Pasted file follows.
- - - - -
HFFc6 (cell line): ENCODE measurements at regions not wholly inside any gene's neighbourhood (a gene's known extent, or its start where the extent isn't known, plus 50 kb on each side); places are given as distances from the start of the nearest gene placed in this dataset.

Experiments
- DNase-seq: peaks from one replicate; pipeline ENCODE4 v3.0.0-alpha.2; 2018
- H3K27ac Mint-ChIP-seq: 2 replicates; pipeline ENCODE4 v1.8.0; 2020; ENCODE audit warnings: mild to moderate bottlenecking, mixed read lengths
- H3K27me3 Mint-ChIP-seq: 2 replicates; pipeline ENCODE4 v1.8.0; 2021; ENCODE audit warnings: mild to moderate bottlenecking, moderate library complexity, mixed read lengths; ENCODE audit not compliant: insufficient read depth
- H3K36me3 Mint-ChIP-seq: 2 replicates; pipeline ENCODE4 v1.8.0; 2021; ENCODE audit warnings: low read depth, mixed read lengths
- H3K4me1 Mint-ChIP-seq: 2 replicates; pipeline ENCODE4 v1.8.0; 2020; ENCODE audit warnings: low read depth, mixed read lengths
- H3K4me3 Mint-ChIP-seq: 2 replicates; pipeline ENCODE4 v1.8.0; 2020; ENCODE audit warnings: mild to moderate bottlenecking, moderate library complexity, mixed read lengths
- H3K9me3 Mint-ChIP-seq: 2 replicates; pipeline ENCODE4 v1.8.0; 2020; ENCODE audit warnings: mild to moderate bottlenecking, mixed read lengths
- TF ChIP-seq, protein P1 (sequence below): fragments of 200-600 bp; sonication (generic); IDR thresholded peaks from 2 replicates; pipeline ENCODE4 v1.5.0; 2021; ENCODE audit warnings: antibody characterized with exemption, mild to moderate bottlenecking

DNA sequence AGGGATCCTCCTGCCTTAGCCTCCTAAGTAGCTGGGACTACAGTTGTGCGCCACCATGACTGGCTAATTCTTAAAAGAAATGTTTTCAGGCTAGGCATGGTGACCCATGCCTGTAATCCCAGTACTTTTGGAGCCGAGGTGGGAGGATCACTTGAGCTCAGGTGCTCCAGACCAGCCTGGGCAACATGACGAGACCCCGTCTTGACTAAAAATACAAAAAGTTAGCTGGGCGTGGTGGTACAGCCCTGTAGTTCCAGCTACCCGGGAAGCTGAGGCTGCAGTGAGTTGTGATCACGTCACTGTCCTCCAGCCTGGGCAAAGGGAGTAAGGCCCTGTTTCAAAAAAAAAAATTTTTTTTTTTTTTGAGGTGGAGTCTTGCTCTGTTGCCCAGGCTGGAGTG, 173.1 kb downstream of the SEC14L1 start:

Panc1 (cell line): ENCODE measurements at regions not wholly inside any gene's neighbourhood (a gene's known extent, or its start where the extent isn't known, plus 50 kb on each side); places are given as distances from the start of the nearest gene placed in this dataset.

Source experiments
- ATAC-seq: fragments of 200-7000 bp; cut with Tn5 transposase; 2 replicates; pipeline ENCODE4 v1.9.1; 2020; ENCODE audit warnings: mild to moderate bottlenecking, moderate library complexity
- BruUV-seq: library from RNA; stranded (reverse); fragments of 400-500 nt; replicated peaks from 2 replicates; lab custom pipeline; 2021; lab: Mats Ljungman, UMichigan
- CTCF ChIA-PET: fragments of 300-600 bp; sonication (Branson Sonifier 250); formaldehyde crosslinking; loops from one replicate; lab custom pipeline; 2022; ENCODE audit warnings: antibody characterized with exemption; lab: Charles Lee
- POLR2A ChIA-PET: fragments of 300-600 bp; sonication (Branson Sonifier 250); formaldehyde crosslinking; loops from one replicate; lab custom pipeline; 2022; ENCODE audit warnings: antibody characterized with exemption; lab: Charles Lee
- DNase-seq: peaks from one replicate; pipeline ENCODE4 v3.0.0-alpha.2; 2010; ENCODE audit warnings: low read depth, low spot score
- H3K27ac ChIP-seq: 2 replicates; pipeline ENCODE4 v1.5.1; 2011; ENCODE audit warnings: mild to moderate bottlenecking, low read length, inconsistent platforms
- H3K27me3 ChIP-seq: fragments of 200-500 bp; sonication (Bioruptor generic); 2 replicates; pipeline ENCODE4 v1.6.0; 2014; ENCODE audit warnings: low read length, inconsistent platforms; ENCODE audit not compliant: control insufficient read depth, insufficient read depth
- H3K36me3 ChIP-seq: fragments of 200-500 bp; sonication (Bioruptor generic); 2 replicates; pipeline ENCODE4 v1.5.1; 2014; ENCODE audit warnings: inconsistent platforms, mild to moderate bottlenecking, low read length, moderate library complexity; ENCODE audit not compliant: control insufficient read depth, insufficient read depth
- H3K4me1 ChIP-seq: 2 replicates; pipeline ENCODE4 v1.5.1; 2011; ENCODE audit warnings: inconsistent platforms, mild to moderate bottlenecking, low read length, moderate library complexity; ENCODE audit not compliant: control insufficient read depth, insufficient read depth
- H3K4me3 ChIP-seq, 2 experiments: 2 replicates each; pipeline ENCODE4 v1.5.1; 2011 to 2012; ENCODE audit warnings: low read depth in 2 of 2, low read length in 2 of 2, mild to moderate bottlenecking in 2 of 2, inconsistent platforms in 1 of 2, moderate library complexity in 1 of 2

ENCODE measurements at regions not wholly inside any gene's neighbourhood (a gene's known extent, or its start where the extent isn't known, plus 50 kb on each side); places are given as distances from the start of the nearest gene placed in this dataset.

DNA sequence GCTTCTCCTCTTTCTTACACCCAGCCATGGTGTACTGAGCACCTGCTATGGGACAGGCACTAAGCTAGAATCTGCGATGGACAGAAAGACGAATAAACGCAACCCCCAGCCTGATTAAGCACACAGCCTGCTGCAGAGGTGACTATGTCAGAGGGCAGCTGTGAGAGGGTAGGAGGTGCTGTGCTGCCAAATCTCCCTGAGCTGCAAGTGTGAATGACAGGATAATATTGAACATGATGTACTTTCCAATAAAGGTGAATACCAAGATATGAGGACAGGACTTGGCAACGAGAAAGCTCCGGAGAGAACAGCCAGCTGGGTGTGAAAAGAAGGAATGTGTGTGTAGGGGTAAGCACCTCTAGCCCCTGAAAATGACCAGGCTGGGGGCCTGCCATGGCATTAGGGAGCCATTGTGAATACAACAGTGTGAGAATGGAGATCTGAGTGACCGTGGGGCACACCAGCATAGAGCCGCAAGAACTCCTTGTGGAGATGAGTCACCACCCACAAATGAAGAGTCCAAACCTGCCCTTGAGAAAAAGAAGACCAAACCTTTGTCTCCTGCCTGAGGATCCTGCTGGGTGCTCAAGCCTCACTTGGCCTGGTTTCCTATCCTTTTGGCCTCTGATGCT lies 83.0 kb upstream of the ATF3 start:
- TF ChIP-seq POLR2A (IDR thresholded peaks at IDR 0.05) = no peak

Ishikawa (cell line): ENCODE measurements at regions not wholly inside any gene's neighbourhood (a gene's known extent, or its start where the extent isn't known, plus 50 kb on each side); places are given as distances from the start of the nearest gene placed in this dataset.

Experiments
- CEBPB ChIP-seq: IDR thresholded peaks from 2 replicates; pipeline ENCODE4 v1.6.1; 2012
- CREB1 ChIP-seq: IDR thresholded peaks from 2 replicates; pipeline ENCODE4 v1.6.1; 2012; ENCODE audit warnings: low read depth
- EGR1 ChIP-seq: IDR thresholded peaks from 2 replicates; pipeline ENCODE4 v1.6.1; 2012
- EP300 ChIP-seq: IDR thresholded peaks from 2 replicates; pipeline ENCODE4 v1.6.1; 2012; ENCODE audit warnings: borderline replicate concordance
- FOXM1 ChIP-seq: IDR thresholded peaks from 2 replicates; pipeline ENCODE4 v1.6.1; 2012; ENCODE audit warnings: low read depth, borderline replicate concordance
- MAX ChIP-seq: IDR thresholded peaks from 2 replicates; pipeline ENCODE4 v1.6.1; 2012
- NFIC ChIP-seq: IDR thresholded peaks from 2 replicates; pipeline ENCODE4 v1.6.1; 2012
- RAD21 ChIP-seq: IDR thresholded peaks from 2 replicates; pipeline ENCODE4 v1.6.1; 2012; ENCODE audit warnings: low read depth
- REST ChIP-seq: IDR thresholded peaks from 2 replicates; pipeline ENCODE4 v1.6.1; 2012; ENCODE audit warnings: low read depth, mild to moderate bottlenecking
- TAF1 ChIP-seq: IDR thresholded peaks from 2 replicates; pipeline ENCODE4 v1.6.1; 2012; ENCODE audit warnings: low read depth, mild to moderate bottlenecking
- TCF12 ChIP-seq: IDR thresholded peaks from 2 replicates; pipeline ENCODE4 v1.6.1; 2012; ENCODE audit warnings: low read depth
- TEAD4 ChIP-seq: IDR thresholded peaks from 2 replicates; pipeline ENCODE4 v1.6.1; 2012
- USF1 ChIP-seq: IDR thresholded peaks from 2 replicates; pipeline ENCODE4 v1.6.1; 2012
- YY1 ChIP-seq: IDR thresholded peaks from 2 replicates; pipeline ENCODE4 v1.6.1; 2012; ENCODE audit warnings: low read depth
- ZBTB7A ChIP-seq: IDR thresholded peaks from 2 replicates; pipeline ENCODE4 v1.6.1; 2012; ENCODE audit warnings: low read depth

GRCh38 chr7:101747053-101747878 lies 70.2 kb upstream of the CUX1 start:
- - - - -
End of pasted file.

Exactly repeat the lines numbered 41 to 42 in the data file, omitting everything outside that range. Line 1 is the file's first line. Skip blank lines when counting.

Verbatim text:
- USF1 ChIP-seq: IDR thresholded peaks from 2 replicates; pipeline ENCODE4 v1.6.1; 2012
- YY1 ChIP-seq: IDR thresholded peaks from 2 replicates; pipeline ENCODE4 v1.6.1; 2012; ENCODE audit warnings: low read depth